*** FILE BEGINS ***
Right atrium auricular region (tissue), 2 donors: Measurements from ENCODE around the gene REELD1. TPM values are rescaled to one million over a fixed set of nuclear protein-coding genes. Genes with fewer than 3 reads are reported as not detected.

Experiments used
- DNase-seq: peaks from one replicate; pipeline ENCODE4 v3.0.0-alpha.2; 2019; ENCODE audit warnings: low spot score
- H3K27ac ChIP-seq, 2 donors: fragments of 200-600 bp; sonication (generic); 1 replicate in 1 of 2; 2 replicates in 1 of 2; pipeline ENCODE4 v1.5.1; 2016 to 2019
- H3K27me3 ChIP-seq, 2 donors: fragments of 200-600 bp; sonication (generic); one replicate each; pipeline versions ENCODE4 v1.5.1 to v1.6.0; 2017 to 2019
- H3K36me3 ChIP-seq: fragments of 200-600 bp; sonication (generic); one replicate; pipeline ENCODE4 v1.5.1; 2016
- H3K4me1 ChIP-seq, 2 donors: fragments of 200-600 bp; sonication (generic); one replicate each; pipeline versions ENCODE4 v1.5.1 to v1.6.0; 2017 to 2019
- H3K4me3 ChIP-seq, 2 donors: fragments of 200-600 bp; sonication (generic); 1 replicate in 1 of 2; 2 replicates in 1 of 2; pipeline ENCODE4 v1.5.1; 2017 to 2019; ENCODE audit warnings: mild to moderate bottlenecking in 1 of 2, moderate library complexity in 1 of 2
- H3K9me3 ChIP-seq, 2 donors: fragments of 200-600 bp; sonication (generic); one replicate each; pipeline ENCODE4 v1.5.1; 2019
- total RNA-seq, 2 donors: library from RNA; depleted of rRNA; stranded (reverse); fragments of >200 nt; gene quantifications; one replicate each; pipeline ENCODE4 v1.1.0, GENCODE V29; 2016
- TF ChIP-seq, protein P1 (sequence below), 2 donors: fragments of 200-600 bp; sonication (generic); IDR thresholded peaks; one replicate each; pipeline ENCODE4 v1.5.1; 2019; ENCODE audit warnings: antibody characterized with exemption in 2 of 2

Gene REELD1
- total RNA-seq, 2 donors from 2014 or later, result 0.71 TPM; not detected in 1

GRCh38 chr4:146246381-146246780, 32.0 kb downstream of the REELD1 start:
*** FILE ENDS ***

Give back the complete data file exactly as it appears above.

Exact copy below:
Right atrium auricular region (tissue), 2 donors: Measurements from ENCODE around the gene REELD1. TPM values are rescaled to one million over a fixed set of nuclear protein-coding genes. Genes with fewer than 3 reads are reported as not detected.

Experiments used
- DNase-seq: peaks from one replicate; pipeline ENCODE4 v3.0.0-alpha.2; 2019; ENCODE audit warnings: low spot score
- H3K27ac ChIP-seq, 2 donors: fragments of 200-600 bp; sonication (generic); 1 replicate in 1 of 2; 2 replicates in 1 of 2; pipeline ENCODE4 v1.5.1; 2016 to 2019
- H3K27me3 ChIP-seq, 2 donors: fragments of 200-600 bp; sonication (generic); one replicate each; pipeline versions ENCODE4 v1.5.1 to v1.6.0; 2017 to 2019
- H3K36me3 ChIP-seq: fragments of 200-600 bp; sonication (generic); one replicate; pipeline ENCODE4 v1.5.1; 2016
- H3K4me1 ChIP-seq, 2 donors: fragments of 200-600 bp; sonication (generic); one replicate each; pipeline versions ENCODE4 v1.5.1 to v1.6.0; 2017 to 2019
- H3K4me3 ChIP-seq, 2 donors: fragments of 200-600 bp; sonication (generic); 1 replicate in 1 of 2; 2 replicates in 1 of 2; pipeline ENCODE4 v1.5.1; 2017 to 2019; ENCODE audit warnings: mild to moderate bottlenecking in 1 of 2, moderate library complexity in 1 of 2
- H3K9me3 ChIP-seq, 2 donors: fragments of 200-600 bp; sonication (generic); one replicate each; pipeline ENCODE4 v1.5.1; 2019
- total RNA-seq, 2 donors: library from RNA; depleted of rRNA; stranded (reverse); fragments of >200 nt; gene quantifications; one replicate each; pipeline ENCODE4 v1.1.0, GENCODE V29; 2016
- TF ChIP-seq, protein P1 (sequence below), 2 donors: fragments of 200-600 bp; sonication (generic); IDR thresholded peaks; one replicate each; pipeline ENCODE4 v1.5.1; 2019; ENCODE audit warnings: antibody characterized with exemption in 2 of 2

Gene REELD1
- total RNA-seq, 2 donors from 2014 or later, result 0.71 TPM; not detected in 1

GRCh38 chr4:146246381-146246780, 32.0 kb downstream of the REELD1 start: